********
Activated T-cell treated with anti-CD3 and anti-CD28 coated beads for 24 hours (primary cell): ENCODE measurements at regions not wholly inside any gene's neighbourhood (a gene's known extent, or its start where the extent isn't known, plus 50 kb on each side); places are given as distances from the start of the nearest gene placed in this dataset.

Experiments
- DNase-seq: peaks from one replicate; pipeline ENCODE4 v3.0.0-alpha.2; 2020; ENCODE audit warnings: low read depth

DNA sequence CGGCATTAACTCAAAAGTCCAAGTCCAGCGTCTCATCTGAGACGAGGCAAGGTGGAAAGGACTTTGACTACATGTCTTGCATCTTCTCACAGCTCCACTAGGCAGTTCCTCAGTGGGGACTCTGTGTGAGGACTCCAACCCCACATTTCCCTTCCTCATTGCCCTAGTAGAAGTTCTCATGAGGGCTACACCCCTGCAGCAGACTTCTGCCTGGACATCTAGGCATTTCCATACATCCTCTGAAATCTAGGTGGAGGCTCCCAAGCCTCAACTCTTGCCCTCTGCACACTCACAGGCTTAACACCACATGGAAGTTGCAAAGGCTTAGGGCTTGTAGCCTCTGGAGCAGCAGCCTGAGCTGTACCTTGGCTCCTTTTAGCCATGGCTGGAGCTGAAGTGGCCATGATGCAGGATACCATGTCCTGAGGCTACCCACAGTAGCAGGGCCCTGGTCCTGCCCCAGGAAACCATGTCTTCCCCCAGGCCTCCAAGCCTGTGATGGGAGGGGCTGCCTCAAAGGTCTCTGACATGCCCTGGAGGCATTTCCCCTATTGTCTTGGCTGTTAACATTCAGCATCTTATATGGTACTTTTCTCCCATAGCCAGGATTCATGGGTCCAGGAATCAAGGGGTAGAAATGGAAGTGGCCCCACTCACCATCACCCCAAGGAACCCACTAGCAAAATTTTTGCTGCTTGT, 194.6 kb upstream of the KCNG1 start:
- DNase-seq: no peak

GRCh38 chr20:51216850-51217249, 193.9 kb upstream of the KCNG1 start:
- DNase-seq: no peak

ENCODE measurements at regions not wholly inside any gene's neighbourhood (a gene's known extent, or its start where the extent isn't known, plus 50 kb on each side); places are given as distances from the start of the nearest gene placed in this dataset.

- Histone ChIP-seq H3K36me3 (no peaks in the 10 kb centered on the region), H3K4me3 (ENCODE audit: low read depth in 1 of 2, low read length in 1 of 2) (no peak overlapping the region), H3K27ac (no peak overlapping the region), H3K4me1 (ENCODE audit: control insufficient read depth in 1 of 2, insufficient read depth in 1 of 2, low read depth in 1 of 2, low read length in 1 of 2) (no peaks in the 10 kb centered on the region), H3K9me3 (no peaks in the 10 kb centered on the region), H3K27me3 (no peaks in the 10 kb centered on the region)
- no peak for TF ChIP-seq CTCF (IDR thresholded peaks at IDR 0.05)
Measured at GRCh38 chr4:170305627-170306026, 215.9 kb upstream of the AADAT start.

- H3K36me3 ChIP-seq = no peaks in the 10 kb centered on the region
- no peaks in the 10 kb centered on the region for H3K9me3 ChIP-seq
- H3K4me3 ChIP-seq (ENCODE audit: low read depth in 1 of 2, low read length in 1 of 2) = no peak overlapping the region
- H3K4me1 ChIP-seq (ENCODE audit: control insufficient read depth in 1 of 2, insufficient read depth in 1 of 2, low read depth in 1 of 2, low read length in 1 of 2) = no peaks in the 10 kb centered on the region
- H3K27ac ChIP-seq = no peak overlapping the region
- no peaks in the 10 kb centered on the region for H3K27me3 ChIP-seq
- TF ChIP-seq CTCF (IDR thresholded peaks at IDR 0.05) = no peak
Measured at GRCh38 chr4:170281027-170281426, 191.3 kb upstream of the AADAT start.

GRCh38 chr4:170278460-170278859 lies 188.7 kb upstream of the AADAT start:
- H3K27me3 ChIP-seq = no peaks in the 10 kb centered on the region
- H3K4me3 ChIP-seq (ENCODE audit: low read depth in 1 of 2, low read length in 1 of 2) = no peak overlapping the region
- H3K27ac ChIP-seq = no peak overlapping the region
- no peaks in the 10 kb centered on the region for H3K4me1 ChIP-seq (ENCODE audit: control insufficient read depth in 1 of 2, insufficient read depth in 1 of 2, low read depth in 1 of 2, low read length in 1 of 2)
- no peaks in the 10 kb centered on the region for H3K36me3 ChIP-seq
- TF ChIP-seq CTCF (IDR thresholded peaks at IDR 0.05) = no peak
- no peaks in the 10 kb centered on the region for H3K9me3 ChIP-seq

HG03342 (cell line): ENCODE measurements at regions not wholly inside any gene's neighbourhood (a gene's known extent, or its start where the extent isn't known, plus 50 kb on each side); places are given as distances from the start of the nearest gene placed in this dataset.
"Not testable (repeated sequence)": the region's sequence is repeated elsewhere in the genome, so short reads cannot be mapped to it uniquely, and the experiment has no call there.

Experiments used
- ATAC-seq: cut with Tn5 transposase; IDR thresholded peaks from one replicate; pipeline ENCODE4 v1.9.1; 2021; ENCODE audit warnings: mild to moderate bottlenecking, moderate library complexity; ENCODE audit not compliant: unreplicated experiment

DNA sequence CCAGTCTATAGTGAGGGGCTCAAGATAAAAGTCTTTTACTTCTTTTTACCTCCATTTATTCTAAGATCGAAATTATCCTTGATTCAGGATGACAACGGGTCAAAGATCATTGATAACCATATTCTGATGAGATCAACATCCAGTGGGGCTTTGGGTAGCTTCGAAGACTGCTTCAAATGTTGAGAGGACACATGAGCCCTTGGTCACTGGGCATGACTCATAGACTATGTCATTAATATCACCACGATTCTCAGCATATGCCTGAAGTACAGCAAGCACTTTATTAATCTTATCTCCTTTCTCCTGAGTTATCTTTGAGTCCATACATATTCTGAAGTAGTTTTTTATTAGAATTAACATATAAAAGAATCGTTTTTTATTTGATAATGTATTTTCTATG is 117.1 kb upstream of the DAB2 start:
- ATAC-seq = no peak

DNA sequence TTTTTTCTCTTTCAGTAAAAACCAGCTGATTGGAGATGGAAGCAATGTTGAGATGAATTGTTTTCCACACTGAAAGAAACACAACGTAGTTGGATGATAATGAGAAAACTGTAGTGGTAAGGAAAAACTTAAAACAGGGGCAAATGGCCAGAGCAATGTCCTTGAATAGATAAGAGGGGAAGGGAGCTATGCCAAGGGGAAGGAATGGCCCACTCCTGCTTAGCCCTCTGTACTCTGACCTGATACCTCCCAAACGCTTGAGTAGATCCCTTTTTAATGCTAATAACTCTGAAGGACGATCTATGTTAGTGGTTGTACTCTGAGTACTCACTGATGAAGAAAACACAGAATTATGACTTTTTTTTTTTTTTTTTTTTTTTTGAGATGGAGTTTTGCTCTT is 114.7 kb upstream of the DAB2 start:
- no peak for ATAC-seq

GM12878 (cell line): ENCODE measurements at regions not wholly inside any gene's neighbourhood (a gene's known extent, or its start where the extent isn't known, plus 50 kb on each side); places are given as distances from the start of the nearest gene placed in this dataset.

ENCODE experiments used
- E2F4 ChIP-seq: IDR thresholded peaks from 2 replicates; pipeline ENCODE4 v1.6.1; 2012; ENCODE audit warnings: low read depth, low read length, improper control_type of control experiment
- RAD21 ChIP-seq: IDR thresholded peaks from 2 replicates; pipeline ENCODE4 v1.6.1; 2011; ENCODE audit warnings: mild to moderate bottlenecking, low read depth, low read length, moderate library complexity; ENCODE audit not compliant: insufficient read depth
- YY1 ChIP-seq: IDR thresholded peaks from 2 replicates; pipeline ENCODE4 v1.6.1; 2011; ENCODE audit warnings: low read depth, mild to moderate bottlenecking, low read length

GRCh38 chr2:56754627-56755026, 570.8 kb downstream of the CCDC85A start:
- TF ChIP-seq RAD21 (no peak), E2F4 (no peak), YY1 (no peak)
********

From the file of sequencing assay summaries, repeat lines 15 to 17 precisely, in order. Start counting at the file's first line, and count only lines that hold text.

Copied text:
- H3K4me1 ChIP-seq (ENCODE audit: control insufficient read depth in 1 of 2, insufficient read depth in 1 of 2, low read depth in 1 of 2, low read length in 1 of 2) = no peaks in the 10 kb centered on the region
- H3K27ac ChIP-seq = no peak overlapping the region
- no peaks in the 10 kb centered on the region for H3K27me3 ChIP-seq